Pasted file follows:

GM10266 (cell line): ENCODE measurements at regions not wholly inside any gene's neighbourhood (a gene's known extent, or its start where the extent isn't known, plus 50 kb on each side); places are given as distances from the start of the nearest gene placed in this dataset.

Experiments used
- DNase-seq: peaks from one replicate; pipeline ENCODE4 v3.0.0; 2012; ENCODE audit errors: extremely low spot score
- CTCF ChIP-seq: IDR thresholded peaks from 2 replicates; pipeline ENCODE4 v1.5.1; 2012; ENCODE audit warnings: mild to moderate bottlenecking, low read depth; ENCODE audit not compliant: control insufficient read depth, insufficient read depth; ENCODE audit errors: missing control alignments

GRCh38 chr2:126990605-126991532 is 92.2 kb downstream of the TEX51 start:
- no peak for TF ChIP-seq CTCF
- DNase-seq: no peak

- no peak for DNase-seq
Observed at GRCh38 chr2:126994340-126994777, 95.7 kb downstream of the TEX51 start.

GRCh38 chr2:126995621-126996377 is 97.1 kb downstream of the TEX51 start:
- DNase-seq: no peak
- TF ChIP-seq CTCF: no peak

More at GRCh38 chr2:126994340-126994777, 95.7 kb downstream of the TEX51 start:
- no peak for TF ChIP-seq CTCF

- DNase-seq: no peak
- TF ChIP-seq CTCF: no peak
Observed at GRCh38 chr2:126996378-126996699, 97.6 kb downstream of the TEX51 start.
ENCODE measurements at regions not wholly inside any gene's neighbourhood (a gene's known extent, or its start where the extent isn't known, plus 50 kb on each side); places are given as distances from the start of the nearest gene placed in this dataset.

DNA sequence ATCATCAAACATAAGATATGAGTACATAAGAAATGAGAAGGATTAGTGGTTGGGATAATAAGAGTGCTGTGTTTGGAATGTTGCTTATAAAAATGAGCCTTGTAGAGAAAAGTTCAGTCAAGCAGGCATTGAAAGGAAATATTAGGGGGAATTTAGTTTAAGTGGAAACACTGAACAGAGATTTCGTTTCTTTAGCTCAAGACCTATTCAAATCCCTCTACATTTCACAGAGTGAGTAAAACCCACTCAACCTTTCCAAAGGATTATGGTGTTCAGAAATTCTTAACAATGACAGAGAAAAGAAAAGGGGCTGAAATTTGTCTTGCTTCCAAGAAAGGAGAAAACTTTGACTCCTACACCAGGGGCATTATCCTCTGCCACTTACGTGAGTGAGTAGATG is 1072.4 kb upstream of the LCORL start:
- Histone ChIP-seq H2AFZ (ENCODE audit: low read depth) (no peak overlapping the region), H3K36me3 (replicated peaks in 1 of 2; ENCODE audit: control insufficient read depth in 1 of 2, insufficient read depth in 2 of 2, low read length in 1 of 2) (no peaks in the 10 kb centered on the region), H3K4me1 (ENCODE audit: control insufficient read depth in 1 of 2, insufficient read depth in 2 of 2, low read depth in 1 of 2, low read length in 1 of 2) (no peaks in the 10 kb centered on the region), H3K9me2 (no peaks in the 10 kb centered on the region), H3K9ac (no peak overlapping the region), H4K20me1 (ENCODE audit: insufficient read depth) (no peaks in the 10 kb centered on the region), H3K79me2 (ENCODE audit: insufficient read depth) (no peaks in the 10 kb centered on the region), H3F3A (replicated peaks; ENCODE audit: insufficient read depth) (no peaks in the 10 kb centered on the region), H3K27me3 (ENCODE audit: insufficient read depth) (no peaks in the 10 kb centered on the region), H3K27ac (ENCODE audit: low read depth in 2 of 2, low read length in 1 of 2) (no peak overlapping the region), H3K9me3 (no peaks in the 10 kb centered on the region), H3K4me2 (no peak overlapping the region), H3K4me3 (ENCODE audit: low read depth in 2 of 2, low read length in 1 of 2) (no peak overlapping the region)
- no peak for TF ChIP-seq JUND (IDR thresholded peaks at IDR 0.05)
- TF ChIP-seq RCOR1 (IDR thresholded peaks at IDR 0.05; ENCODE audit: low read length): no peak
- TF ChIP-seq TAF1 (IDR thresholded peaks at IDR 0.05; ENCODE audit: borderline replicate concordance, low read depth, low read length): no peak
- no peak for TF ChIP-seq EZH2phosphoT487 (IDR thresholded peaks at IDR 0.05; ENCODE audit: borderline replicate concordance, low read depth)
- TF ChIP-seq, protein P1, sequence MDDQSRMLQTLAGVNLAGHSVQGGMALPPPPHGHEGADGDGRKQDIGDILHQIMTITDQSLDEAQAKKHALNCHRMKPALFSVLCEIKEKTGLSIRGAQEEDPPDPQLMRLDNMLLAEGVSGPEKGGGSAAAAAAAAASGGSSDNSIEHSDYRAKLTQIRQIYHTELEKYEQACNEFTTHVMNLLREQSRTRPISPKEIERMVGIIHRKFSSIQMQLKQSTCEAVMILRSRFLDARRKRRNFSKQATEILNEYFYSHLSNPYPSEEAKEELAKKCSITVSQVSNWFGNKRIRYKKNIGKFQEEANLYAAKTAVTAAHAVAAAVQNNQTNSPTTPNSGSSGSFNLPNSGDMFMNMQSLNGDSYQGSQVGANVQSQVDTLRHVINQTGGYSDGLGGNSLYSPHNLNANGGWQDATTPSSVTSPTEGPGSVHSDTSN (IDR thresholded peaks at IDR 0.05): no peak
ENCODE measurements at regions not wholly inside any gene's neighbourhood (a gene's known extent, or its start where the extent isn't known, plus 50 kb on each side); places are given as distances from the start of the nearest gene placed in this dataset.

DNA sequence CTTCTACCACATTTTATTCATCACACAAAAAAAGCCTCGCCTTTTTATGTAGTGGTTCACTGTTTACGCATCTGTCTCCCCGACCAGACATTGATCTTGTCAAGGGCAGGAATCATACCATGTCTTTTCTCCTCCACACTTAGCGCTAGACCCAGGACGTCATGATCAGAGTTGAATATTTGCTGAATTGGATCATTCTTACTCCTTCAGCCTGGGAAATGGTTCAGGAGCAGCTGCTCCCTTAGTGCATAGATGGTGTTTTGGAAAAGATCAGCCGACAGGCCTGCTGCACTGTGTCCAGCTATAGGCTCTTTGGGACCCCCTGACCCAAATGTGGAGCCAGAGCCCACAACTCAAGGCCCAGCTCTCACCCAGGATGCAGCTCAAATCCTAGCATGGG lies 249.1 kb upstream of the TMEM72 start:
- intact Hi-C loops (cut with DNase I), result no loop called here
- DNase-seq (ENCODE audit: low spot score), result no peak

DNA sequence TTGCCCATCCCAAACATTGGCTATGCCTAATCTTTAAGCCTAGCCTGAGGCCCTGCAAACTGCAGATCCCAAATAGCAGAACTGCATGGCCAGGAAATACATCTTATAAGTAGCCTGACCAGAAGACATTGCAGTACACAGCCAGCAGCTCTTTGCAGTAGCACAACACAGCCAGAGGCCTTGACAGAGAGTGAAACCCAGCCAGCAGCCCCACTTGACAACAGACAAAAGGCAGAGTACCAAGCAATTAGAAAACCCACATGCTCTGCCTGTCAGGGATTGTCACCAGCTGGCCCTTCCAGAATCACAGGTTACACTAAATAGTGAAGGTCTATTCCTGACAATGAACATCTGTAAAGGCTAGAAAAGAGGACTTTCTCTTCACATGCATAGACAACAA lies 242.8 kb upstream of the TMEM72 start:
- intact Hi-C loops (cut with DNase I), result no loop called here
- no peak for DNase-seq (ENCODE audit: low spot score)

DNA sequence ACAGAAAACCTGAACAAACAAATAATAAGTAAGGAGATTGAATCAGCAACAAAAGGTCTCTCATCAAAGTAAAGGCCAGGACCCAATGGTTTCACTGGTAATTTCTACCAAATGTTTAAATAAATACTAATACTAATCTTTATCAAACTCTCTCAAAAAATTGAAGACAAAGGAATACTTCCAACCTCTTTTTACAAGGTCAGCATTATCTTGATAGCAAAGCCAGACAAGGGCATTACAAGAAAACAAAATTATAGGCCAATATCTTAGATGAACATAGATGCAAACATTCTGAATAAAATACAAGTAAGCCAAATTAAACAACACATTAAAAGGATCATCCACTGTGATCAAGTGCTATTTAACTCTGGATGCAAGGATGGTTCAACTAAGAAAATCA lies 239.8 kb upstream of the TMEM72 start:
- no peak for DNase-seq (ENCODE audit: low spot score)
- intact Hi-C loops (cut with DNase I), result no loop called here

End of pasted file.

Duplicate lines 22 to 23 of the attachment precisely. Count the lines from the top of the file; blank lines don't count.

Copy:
- TF ChIP-seq RCOR1 (IDR thresholded peaks at IDR 0.05; ENCODE audit: low read length): no peak
- TF ChIP-seq TAF1 (IDR thresholded peaks at IDR 0.05; ENCODE audit: borderline replicate concordance, low read depth, low read length): no peak